My intent in this statement is not to detail all the acts of collusion that sent me here to Death Row. That is a subject I intend to cover with my next "how they did it to me" statement. Rather my limited goal now is to discuss a single central falsehood that became the foundation for the frame-up that followed, what I referred to earlier as the "moving the time line forward" fabrication, the lies about the timing of events on Monday, August 29, 1994, immediately following the crimes. I focus on this now because I believe there is proof, perhaps not in the court records (Mac Doubles made sure of that) but in the public records, that the program that targeted me before the crimes was in fact real.

The proof is in the "big picture" letter I wrote to the Roanoke Times just a few weeks after the murders. To establish the sequence of events, I note here that I wrote that letter on October 12, 1994, but it wasn't published until August, 1995. A copy of the letter as published is enclosed.

It has taken me the better part of two years to make sense of the multiple falsehoods that constituted the prosecution's case against me, including the many perjuries suborned from numerous witnesses and experts (I was not framed just a little bit; virtually everyone who testified was somehow influenced to recite the prosecution's script of lies). I didn't begin to understand until I started putting myself inside the heads of people like Barry Keesee of the Virginia State Police, or of the prosecutor Burkhart, or of my defense attorney Mac Doubles, or of the Vinton Police - in other words, began thinking like a criminal. [Since my conviction both Chief Foutz and Detective Brown of the Vinton Police have been forced to resign for criminal activity within the Vinton Police Department.]

What I came to realize is that it was Barry Keesee who authored that script of lies.

Dr. Graham has done a little research into the dubious methods by which Keesee has built his career. It seems it is always only Keesee who hears what Keesee hears, those amazing, incriminating statements upon which Keesee's cases turn, that spring so reliably from the lips of Keesee's chosen suspects, just at the moment, of course, when Keesee has found himself alone with them. In my case Keesee didn't deviate from his proven methods.

Keesee writes the script and makes himself the star. In my trial Keesee testified that while I was alone with him at the Vinton Police Department on that 29 August 1994 day, I said: "Blaine had a beautiful family; he done killed them, then himself." That statement, if it had been made, would have reflected knowledge of the crime scene that only the killer would be likely to possess. But that statement was not made. Let me attempt to trace the origins of what I call Keesee's "new" lie. [I call it the "new" lie because Keesee didn't think of it until after the fact. It did not appear on the search warrant that was exercised on September 1, 1994, two days after the alleged statement was made. It didn't appear on the warrant because Keesee hadn't thought of it yet.]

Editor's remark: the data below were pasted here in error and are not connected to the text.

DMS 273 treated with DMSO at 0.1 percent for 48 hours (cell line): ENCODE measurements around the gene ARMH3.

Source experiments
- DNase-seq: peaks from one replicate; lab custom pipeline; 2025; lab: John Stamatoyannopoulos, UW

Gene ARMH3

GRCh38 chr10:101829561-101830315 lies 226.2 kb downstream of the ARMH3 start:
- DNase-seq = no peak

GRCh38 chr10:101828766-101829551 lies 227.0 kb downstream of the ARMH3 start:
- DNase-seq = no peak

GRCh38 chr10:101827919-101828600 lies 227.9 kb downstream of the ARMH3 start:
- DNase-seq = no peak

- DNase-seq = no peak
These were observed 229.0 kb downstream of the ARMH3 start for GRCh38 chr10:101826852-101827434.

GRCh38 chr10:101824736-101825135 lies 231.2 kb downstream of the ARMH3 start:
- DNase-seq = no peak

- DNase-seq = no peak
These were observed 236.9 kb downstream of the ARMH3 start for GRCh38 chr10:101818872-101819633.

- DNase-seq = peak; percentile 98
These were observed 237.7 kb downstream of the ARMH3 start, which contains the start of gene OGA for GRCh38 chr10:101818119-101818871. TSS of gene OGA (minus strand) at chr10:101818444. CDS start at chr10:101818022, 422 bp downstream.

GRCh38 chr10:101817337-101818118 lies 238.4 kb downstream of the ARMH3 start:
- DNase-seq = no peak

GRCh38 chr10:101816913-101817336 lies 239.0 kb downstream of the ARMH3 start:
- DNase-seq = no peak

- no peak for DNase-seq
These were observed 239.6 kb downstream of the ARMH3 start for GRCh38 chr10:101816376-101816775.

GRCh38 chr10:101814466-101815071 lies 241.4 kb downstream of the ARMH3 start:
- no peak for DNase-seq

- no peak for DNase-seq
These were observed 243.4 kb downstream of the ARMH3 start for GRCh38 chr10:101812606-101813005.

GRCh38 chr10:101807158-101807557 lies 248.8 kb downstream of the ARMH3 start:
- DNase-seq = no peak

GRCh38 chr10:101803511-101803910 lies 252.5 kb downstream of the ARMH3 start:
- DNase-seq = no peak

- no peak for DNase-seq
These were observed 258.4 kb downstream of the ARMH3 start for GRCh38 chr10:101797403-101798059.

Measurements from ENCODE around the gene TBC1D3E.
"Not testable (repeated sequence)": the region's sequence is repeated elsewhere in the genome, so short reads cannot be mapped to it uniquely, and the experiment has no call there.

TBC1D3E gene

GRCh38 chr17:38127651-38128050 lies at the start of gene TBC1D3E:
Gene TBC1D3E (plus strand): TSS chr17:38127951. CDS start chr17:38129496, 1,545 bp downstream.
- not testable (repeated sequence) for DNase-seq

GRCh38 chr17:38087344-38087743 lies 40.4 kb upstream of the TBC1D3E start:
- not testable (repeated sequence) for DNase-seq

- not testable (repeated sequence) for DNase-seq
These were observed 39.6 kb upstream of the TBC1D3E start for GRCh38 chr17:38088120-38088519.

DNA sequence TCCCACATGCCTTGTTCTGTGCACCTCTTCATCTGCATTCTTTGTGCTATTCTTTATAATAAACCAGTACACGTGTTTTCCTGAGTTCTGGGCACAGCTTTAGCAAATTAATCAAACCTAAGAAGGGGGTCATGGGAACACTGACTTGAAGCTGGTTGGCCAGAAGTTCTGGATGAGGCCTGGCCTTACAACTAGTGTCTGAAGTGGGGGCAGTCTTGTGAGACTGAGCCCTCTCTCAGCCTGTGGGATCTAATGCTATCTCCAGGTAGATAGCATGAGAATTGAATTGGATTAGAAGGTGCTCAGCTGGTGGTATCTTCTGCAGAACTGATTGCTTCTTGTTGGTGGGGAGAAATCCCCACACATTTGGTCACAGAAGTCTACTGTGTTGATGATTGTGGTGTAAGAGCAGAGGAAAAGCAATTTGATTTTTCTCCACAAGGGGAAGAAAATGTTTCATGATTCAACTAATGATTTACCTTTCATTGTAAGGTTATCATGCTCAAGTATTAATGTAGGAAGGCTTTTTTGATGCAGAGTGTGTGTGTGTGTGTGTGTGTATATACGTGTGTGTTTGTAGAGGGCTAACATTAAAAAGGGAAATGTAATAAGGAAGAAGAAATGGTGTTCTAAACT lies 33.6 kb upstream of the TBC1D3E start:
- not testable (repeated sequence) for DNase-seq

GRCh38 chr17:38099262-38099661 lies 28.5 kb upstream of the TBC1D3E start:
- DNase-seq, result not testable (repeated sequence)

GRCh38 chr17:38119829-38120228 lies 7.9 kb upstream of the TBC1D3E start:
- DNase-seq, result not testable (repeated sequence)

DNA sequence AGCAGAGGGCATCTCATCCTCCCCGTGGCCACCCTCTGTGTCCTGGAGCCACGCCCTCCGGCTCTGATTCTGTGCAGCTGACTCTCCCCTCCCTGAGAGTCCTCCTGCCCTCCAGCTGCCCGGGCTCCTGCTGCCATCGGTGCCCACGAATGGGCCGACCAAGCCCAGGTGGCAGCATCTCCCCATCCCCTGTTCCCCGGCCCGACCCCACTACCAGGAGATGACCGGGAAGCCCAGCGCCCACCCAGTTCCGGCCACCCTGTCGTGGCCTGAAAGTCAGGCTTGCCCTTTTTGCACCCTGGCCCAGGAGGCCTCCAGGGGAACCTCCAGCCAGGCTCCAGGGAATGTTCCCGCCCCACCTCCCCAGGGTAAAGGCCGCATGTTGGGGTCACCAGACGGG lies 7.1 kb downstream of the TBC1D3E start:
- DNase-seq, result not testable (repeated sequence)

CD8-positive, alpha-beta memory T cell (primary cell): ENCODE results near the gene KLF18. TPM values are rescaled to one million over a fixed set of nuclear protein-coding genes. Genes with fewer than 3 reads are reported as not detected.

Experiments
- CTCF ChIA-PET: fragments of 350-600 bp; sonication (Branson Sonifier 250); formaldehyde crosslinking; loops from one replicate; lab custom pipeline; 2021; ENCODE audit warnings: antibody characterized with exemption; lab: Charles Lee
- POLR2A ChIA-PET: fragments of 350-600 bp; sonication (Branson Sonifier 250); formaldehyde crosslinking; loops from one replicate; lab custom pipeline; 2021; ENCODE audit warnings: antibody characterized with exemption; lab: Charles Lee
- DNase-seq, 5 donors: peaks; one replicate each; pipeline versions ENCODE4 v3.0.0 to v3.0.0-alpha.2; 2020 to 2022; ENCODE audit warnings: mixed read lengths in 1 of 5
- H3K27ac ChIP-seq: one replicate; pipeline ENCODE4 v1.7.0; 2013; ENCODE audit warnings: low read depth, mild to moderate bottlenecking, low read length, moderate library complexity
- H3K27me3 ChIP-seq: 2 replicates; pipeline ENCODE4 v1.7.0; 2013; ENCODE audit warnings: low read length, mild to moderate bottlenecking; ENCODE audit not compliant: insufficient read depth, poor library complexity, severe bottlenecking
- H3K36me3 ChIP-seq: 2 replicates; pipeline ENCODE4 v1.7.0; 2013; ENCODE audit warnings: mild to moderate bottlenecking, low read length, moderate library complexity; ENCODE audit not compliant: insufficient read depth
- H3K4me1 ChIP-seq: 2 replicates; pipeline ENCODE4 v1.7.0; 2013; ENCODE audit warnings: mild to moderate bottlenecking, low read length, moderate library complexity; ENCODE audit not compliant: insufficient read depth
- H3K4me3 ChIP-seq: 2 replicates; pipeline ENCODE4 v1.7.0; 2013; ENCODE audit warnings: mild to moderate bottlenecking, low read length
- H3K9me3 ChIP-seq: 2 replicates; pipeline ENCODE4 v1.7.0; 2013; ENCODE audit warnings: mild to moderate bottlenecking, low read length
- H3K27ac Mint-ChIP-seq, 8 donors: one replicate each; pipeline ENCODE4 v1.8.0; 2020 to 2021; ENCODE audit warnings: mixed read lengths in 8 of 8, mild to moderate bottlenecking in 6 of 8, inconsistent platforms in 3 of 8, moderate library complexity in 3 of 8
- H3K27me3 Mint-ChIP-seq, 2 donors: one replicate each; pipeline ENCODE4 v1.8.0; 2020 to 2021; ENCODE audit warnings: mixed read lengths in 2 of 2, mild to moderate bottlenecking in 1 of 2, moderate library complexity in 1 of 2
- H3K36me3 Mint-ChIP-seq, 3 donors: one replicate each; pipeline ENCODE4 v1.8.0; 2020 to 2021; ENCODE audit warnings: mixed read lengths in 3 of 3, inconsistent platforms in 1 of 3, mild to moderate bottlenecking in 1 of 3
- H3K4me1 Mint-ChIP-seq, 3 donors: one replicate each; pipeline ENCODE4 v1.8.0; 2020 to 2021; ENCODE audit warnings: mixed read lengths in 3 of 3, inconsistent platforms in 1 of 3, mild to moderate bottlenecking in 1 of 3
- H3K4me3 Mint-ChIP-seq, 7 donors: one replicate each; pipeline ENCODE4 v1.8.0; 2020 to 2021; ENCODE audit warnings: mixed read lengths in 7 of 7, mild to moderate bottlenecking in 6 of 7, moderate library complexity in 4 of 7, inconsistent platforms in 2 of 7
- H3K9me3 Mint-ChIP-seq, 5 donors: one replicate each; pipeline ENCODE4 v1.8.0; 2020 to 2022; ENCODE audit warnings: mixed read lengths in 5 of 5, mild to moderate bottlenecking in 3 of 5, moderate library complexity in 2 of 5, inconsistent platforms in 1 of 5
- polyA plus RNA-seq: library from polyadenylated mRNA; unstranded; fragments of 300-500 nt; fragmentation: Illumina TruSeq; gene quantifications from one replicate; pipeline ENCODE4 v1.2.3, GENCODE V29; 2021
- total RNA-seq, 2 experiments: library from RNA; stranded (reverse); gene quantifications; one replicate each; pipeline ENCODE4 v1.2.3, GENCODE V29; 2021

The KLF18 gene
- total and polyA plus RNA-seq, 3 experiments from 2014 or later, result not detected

Here is a description of the crime scene as it was discovered at about 5:00 AM on the morning of August 29, 1994:

The two little girls were in their upstairs bedroom, in bed and both shot twice with very visible wounds;

Blaine was in the adjacent bedroom, in bed with a head wound and a barrel-less pistol nearby;

 

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Theresa Hodges was smoldering on a burnt-up couch downstairs, later said to have been strangled;

Accelerant had been splashed throughout the house, a chemical burn was on Winter's leg, and the stairs were slippery with accelerant;

But the fire had smoldered out downstairs due to lack of oxygen. [This fact was concealed in my trial. as well as the fact that gunshots had been heard around 3:00 AM that morning. Prosecutors, police, and my defense attorneys participated in the concealment. But the evidence is in my file: the crime-scene photos and a fireman's videotape.]